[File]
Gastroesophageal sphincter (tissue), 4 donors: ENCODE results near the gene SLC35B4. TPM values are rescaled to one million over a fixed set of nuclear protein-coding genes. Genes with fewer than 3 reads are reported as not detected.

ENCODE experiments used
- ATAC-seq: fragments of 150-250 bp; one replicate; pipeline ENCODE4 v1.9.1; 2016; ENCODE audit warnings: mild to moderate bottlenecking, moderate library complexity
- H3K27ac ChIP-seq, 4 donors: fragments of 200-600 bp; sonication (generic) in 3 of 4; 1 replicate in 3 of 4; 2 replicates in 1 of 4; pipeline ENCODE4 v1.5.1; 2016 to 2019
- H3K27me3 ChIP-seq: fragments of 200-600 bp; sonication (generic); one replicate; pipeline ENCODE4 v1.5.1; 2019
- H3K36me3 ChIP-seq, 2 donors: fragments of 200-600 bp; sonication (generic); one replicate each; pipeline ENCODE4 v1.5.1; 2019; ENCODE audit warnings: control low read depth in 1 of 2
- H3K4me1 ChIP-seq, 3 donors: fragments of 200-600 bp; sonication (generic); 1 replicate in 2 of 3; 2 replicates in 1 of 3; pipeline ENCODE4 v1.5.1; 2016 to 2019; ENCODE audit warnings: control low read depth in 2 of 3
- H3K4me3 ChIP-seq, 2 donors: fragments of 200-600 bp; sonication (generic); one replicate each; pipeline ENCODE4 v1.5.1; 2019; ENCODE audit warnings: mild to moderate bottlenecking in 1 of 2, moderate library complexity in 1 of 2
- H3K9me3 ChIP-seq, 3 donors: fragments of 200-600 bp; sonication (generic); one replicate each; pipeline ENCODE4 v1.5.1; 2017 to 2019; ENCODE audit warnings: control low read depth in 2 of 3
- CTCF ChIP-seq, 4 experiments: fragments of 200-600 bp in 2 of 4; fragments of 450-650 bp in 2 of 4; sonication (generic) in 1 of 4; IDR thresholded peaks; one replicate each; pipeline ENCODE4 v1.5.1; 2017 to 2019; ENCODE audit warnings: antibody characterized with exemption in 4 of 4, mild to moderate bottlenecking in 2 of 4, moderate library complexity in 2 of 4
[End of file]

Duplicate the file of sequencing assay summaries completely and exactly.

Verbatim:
Gastroesophageal sphincter (tissue), 4 donors: ENCODE results near the gene SLC35B4. TPM values are rescaled to one million over a fixed set of nuclear protein-coding genes. Genes with fewer than 3 reads are reported as not detected.

ENCODE experiments used
- ATAC-seq: fragments of 150-250 bp; one replicate; pipeline ENCODE4 v1.9.1; 2016; ENCODE audit warnings: mild to moderate bottlenecking, moderate library complexity
- H3K27ac ChIP-seq, 4 donors: fragments of 200-600 bp; sonication (generic) in 3 of 4; 1 replicate in 3 of 4; 2 replicates in 1 of 4; pipeline ENCODE4 v1.5.1; 2016 to 2019
- H3K27me3 ChIP-seq: fragments of 200-600 bp; sonication (generic); one replicate; pipeline ENCODE4 v1.5.1; 2019
- H3K36me3 ChIP-seq, 2 donors: fragments of 200-600 bp; sonication (generic); one replicate each; pipeline ENCODE4 v1.5.1; 2019; ENCODE audit warnings: control low read depth in 1 of 2
- H3K4me1 ChIP-seq, 3 donors: fragments of 200-600 bp; sonication (generic); 1 replicate in 2 of 3; 2 replicates in 1 of 3; pipeline ENCODE4 v1.5.1; 2016 to 2019; ENCODE audit warnings: control low read depth in 2 of 3
- H3K4me3 ChIP-seq, 2 donors: fragments of 200-600 bp; sonication (generic); one replicate each; pipeline ENCODE4 v1.5.1; 2019; ENCODE audit warnings: mild to moderate bottlenecking in 1 of 2, moderate library complexity in 1 of 2
- H3K9me3 ChIP-seq, 3 donors: fragments of 200-600 bp; sonication (generic); one replicate each; pipeline ENCODE4 v1.5.1; 2017 to 2019; ENCODE audit warnings: control low read depth in 2 of 3
- CTCF ChIP-seq, 4 experiments: fragments of 200-600 bp in 2 of 4; fragments of 450-650 bp in 2 of 4; sonication (generic) in 1 of 4; IDR thresholded peaks; one replicate each; pipeline ENCODE4 v1.5.1; 2017 to 2019; ENCODE audit warnings: antibody characterized with exemption in 4 of 4, mild to moderate bottlenecking in 2 of 4, moderate library complexity in 2 of 4